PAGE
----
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Hands On HTC Touch Dual (Nice, but Still WinMo)

Illustration for article titled Hands On HTC Touch Dual (Nice, but Still WinMo)

HTC's Touch Dual is now officially headed to US markets, and after a brief hands-on with it, I'm a fan of the hardware. But at the end of the day, it's still a WinMo phone. The phone pairs the form factor of the HTC Touch with a slide-out SureType keyboard in a (relatively) light and thin package. And though they gave it the TouchFLO interface and WIndows Mobile 6.1 Professional, it only covers up WinMo's shortcomings to an extent.

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Illustration for article titled Hands On HTC Touch Dual (Nice, but Still WinMo)
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Illustration for article titled Hands On HTC Touch Dual (Nice, but Still WinMo)
Illustration for article titled Hands On HTC Touch Dual (Nice, but Still WinMo)
Illustration for article titled Hands On HTC Touch Dual (Nice, but Still WinMo)
Illustration for article titled Hands On HTC Touch Dual (Nice, but Still WinMo)
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Illustration for article titled Hands On HTC Touch Dual (Nice, but Still WinMo)
Illustration for article titled Hands On HTC Touch Dual (Nice, but Still WinMo)
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Illustration for article titled Hands On HTC Touch Dual (Nice, but Still WinMo)
Illustration for article titled Hands On HTC Touch Dual (Nice, but Still WinMo)
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My favorite part of the phone is the addition of a SureType keyboard, which I think is a suitable texting alternative when QWERTY keyboards won't do (for the record, I hate T9 texting on a 0-9 pad). The hardware is minimal in design, and has a stylus-based touchscreen that gets the job done.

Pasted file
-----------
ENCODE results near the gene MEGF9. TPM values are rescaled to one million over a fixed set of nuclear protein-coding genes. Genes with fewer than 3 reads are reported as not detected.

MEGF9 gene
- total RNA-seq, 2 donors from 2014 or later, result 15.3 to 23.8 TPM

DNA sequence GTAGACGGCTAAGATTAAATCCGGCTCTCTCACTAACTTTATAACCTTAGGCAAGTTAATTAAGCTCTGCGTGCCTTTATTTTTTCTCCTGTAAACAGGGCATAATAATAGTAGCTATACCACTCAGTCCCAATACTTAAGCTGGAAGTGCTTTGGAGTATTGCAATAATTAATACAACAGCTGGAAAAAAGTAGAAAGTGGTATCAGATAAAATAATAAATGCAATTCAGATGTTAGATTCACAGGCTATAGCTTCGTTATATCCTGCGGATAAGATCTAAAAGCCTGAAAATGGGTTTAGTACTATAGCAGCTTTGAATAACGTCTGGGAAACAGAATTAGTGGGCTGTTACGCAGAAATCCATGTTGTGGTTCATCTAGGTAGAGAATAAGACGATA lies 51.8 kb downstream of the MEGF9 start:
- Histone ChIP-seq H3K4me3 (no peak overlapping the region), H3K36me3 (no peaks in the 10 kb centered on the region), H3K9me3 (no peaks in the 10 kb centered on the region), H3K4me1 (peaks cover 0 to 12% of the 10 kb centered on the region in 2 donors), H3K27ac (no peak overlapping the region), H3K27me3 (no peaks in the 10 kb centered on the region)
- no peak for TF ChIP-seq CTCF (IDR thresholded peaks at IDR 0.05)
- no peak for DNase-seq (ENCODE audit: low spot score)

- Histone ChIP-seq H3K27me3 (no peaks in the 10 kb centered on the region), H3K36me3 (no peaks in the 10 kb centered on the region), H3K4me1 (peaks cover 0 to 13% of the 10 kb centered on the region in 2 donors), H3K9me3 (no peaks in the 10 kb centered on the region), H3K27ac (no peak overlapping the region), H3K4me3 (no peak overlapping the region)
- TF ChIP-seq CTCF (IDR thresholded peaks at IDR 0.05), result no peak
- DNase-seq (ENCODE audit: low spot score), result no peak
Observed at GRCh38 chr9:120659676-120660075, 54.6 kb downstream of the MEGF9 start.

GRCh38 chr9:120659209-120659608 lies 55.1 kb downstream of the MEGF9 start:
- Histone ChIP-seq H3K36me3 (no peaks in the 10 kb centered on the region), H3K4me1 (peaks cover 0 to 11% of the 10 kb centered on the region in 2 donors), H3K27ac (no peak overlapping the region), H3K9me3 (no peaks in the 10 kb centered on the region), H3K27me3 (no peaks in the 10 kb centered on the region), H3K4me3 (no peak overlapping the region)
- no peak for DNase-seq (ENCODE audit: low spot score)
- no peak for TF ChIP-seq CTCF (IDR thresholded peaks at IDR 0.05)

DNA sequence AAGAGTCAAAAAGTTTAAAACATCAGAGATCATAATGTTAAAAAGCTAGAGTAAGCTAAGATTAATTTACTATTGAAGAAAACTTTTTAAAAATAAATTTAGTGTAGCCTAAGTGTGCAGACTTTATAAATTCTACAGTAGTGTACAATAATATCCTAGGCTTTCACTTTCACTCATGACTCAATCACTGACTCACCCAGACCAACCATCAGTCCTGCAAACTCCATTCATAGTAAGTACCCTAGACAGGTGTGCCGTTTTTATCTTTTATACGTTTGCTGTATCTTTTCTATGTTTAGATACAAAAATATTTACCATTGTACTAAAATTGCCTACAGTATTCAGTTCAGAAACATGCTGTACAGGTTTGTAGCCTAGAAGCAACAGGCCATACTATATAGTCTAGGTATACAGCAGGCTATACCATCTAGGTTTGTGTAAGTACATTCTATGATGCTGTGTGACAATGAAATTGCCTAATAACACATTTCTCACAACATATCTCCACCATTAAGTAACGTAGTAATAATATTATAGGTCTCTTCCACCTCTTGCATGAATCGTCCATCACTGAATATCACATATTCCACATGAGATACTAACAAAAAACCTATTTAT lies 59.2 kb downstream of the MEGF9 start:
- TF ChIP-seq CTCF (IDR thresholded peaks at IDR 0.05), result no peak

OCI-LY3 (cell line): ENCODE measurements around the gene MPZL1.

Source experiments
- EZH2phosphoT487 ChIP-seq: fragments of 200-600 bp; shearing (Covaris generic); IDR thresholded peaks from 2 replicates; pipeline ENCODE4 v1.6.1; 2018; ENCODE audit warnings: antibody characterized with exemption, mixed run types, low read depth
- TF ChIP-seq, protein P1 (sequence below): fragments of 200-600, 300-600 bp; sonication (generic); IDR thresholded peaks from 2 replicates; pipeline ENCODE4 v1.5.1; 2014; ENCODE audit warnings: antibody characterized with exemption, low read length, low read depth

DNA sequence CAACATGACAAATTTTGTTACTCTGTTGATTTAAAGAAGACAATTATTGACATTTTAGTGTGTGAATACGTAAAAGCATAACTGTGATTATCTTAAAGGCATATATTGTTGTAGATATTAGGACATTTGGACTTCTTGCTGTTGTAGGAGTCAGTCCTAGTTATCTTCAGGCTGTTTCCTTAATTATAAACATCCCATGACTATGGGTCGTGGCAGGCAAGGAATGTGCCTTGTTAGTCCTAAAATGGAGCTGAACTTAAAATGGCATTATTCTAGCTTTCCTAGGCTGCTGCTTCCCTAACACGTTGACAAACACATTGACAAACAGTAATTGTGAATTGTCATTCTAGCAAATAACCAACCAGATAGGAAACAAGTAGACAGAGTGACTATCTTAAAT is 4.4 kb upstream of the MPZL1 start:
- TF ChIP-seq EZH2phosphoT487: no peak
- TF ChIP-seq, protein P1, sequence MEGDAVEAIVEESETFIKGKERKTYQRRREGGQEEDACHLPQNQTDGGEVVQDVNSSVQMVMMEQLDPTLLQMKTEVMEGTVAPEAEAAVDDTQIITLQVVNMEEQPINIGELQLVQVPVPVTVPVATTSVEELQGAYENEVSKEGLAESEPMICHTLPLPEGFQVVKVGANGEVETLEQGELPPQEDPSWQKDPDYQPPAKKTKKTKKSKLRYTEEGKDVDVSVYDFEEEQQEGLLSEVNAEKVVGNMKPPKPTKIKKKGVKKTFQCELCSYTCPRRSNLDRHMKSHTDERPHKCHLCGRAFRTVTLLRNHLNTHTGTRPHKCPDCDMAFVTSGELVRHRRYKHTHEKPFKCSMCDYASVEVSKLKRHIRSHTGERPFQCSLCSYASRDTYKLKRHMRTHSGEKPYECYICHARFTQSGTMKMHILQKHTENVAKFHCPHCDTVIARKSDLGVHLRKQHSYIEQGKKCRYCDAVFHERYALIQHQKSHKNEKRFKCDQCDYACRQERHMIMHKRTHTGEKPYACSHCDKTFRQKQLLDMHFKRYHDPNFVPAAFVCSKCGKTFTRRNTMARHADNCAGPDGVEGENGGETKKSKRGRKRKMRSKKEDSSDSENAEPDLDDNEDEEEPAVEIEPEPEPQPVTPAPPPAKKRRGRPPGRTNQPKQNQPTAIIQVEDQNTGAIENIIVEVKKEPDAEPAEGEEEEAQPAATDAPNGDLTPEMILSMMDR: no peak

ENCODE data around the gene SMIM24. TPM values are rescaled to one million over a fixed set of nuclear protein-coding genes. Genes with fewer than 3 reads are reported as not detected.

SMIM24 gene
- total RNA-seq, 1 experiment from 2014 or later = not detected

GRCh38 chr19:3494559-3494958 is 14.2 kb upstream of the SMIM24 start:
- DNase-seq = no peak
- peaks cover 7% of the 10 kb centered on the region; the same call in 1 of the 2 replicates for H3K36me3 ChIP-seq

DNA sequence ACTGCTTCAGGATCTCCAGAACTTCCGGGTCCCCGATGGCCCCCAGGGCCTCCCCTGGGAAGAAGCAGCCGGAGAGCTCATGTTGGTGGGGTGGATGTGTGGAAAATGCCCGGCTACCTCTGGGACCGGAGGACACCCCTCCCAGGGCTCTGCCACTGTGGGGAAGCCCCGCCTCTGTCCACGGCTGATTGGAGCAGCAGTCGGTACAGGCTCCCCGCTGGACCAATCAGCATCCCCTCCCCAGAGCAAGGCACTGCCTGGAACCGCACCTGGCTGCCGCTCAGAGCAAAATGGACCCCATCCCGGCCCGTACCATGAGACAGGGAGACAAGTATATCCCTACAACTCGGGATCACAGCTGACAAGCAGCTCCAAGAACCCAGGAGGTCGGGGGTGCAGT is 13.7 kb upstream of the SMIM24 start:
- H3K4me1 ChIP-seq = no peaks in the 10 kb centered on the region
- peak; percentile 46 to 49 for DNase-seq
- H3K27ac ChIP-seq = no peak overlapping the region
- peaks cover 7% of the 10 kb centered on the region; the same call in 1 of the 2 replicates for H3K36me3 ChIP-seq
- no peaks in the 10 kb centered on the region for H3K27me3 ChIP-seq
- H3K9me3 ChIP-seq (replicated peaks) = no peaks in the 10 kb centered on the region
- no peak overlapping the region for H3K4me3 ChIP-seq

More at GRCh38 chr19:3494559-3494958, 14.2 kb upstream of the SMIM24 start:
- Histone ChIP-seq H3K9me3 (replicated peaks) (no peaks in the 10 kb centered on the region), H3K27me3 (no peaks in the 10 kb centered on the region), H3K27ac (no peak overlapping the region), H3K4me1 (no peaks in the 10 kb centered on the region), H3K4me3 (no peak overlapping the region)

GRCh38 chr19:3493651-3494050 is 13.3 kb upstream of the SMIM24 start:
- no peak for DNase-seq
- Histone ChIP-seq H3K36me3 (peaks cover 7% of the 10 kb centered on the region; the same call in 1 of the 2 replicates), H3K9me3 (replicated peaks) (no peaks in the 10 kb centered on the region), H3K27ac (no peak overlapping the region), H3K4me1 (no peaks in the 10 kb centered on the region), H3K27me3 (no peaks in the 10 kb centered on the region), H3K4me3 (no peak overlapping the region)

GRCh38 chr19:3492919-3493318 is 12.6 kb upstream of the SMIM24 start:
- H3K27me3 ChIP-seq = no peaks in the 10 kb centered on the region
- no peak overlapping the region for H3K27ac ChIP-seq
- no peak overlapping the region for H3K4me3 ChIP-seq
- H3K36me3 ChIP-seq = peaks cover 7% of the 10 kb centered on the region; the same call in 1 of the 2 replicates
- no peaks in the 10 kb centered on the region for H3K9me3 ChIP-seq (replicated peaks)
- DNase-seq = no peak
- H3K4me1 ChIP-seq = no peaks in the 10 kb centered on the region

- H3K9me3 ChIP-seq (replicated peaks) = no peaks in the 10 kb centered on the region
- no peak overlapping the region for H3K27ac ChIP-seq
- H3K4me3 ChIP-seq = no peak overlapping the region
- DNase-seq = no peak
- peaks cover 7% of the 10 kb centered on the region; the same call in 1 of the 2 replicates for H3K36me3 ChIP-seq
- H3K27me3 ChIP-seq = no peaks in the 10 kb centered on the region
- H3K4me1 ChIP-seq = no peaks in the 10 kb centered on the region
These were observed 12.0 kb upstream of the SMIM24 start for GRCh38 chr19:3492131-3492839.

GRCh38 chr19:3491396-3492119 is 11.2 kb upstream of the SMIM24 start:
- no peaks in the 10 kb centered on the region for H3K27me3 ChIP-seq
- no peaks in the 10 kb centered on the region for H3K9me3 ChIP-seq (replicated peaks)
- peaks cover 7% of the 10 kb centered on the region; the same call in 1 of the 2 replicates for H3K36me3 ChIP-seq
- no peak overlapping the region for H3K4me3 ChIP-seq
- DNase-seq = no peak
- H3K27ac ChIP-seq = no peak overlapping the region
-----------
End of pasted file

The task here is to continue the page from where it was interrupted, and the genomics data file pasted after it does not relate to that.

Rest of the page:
However, I'm no huge fan of the Windows Mobile platform, and my gripes with it still stand. The camera application kept freezing on me and required a hard reset to get it working correctly. It makes poor use of touchscreen functionality and is far more complicated than it should be. While more responsive than on other HTC offerings i've used, the interface slightly lagged and was a bit choppy. TouchFLO only fixes this so much, generally bringing you back to WinMoLand within one or two screens. The thumb swipe gesture to activate TouchFLO is somewhat difficult and requires too much effort.

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In short — good looking hardware, ho hum software.

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DISCUSSION

I will admit, Windows Mobile has gotten much better (I used it when it was still Windows CE 1.0). It's a lot more stable and such but it still does seem that it's for a PDA not a phone.

However, most phone functionality seems to be tacked onto the PDA functions rather than integrated. I use Symbian on an N95 now and it's much more like a phone with PDA features rather than a PDA with a phone radio.

An example: When viewing email on my father's Touch you need to open the email app then choose "Send and Recieve" to download the email (something that confuses him repeatedly). On the N95 you just open the email account and after a second of doing nothing it asks if you want to check for email automatically. It's little things like this which make the experience much easier.

Text messaging and dealing with the camera/picture galleries are the same - most phone releated tasks seem to be an afterthought on WinMo whereas they are front and centre on the N95. And the less said about Media Player on WinMo the better.